First Edition Cycling News for July 12, 2006
Edited by Jeff Jones
Stage 9 wrap-up
Two for Freire, as Tour speeds to the Pyrenees
Freire and McEwen
Photo ©: AFP
The sprinters were at it again in today's fast 9th stage between Bordeaux
and Dax, where Spanish speedster Oscar Freire performed his trademark
kick at 50m to go to come past Erik Zabel and Tom Boonen. But he was nearly
trumped by Robbie McEwen (Davitamon-Lotto), who got stuck in traffic but
managed to manoeuvre his way through a hole on the left of the bunch to
take second by less than half a wheel. Zabel claimed third ahead of Boonen,
who again saw the finish line too early.
The pan-flat stage - the first after yesterday's rest day - saw three
riders on the attack after km 7: Christian Knees (Milram) went first,
and was joined by Stephane Augé (Cofidis) and Walter Beneteau (Bouygues
Telecom) once the gap became great enough. The three worked well to build
up a lead of almost eight minutes after 61 km, before several sprinters
teams combined forces to chase them down. It looked like being a close
finish until the cooperation vanished up front with Knees continually
attacking his companions. It was all to nought, and the break was swallowed
with 4 km to go.
The sprint was started by Quick.Step, but Matteo Tosatto proved to be the weak
link in the train, forcing Boonen's lead out man De Jongh to use his energy
too early chasing a surge by Credit Agricole. When Boonen went, Zabel
had him covered and snuck past the world champion 50m before the line.
But then Freire came from behind to claim the stage, with McEwen popping
up through the middle for a close second place.
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An interview with Oscar Freire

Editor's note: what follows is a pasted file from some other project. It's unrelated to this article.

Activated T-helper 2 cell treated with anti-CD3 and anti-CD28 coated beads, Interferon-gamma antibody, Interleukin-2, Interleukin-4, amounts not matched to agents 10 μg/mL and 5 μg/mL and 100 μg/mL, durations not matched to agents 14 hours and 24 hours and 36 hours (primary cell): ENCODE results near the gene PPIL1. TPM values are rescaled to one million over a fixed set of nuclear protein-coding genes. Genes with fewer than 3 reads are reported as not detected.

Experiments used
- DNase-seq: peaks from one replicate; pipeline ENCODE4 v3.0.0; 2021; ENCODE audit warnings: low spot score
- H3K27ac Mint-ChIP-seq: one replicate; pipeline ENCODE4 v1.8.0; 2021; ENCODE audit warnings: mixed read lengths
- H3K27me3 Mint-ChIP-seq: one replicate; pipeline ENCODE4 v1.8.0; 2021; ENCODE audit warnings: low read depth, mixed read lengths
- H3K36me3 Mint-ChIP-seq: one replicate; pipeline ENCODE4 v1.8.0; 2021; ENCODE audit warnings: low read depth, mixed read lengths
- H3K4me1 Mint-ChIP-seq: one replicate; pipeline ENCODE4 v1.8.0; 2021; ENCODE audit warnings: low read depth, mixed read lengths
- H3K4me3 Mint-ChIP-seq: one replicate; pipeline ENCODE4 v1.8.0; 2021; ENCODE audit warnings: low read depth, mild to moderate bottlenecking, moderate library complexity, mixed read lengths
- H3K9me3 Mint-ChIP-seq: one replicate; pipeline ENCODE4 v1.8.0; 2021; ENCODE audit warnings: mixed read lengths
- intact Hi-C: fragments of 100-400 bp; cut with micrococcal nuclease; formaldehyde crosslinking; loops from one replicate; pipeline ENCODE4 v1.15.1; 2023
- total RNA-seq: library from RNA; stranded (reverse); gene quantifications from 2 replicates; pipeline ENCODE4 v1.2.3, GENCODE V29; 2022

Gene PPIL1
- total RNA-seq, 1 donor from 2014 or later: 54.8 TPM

The strongest doesn't always win
Rabobank’s Oscar Freire won his third stage in the Tour de France, beating
Robbie McEwen on the line in Dax on Tuesday. Afterwards, in the press
conference, he explained to the journalists how he appreciated his victory,
the second at this year’s Tour. Cyclingnews' Brecht Decaluwé reports.
Q: You didn't celebrate when you crossed the line, why was that?
Oscar Freire (Rabobank)
Photo ©: Sirotti
OF: Well, I didn't know that I had won the race,
as McEwen was closing in very fast. Also, there were some experiences
in the past where I learned that it’s dangerous the celebrate too soon.
In Milan-Sanremo, I won after Zabel raised his arm too early [in 2004].
This year, I was in the losing position when I thought I had won the race,
but it turned out that Valverde was the winner [during the first stage
of the Vuelta Ciclista al Pais Vasco]. Besides that, I didn't celebrate
because I didn't know if the breakaway had yet been caught or not.
Q: After your first stage win, you said that you started off
too early, and this sprint looked more academic. Is there a sort of sprint
you can't win in the Tour de France?
OF: Hmm... a sprint after a mountain stage might
be impossible for me (laughs). The sprints over here are very difficult,
because nobody shows respect for another. Due to the way the sprints are
unfolding, it’s not always the strongest rider who wins the race. For
example today, I might not have been the strongest in the race.
here to read the full interview.
Boonen still confident
By Brecht Decaluwé in Dax
Tom Boonen (Quickstep)
Photo ©: Jon Devich
After the finish of stage 9 in Dax, won by Oscar Freire, Tom Boonen
reacted very cool after another chance had gone begging. Still, the World
Champion showed some arrogance, as he was quoted as saying, "Put all the
major sprinters in the Tour on one line, at 200 metres from the finish
line; I'll win with an advantage of four bike lengths on the second sprinter."
The Belgian, still without a victory in this Tour, was unhappy with
Milram's lead out man, Marco Velo. He didn't do anything wrong, but Boonen
said that he had made a "smart" move which hindered him.
Surprise guest in Dax: Cipo is here!
By Brecht Decaluwé in Dax
Photo ©: Roberto Bettini
Former world champion and master of the sprint, Mario Cipollini, was